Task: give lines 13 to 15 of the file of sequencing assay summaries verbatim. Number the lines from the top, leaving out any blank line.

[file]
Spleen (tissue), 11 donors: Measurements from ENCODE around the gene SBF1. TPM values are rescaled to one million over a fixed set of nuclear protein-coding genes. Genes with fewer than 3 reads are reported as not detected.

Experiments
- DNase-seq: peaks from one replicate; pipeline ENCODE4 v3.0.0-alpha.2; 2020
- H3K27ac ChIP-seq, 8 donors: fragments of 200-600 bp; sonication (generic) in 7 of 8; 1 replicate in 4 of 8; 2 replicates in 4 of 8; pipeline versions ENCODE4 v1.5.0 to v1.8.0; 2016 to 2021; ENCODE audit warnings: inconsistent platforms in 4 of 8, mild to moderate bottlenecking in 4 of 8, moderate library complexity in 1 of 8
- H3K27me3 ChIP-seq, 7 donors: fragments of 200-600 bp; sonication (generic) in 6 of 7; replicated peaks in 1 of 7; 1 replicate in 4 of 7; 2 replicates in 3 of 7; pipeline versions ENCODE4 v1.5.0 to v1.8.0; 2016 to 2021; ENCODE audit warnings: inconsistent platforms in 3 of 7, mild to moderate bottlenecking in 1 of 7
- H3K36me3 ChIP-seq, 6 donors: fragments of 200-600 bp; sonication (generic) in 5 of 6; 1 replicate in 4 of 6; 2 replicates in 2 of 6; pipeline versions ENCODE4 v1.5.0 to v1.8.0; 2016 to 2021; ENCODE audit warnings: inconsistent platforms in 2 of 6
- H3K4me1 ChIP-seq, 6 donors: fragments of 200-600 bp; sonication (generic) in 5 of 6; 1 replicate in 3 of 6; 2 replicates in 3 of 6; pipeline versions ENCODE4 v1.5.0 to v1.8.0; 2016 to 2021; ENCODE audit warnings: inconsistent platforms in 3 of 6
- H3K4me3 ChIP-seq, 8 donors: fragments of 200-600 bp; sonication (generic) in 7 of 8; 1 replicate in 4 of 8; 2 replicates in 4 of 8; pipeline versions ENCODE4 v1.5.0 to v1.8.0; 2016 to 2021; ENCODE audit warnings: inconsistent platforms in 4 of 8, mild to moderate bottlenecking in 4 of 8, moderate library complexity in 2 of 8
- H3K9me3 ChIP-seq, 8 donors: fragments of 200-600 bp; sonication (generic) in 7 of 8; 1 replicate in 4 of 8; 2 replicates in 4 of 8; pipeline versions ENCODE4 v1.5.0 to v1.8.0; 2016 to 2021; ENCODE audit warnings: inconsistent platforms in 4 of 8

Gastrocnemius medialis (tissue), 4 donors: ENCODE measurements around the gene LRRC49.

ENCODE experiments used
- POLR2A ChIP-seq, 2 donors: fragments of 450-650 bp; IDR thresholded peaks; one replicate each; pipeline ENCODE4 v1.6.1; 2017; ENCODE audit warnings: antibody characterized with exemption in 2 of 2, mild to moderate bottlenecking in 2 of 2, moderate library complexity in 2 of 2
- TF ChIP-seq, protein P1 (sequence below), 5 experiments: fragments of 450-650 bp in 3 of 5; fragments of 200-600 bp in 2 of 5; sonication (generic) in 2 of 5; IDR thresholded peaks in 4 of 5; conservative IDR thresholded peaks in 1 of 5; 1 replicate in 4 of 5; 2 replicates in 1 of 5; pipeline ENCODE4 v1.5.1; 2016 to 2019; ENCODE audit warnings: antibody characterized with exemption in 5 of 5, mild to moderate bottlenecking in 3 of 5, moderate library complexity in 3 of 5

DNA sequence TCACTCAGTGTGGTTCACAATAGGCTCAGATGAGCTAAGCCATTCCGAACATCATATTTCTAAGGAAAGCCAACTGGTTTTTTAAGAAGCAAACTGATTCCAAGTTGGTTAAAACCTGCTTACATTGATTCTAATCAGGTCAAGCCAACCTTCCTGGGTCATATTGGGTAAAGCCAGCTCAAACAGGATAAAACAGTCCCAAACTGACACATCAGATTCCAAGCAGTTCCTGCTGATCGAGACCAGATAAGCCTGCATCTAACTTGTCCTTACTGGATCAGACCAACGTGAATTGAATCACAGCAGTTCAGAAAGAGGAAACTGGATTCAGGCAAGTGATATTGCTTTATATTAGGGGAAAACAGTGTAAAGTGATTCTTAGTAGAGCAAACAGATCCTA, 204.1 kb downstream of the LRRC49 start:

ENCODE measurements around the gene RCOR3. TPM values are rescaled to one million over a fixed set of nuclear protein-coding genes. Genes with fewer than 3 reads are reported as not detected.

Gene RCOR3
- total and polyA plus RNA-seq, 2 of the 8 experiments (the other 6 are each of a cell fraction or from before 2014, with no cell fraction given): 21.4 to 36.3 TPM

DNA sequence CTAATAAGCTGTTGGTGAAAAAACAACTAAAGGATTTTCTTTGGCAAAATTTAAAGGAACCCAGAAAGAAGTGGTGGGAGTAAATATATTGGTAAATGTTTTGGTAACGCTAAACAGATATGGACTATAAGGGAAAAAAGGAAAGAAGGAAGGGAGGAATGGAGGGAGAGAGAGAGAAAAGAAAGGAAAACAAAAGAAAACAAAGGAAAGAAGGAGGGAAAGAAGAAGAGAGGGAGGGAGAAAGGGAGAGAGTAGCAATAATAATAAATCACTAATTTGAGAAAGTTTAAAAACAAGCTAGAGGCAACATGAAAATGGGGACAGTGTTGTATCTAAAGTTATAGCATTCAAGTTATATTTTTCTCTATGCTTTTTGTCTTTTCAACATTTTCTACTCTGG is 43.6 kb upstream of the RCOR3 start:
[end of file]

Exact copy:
- TF ChIP-seq, protein P1 (sequence below), 5 experiments: fragments of 450-650 bp in 3 of 5; fragments of 200-600 bp in 2 of 5; sonication (generic) in 2 of 5; IDR thresholded peaks in 4 of 5; conservative IDR thresholded peaks in 1 of 5; 1 replicate in 4 of 5; 2 replicates in 1 of 5; pipeline ENCODE4 v1.5.1; 2016 to 2019; ENCODE audit warnings: antibody characterized with exemption in 5 of 5, mild to moderate bottlenecking in 3 of 5, moderate library complexity in 3 of 5

DNA sequence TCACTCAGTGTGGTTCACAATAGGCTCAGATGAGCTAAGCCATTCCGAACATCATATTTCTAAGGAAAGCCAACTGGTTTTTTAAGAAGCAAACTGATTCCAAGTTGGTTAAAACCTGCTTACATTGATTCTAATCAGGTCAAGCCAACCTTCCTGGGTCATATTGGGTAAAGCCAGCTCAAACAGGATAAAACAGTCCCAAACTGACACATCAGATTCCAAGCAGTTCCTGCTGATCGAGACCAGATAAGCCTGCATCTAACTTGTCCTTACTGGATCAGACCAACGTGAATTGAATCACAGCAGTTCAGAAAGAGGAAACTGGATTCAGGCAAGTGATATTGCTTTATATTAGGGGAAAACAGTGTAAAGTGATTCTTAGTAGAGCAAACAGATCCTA, 204.1 kb downstream of the LRRC49 start:

ENCODE measurements around the gene RCOR3. TPM values are rescaled to one million over a fixed set of nuclear protein-coding genes. Genes with fewer than 3 reads are reported as not detected.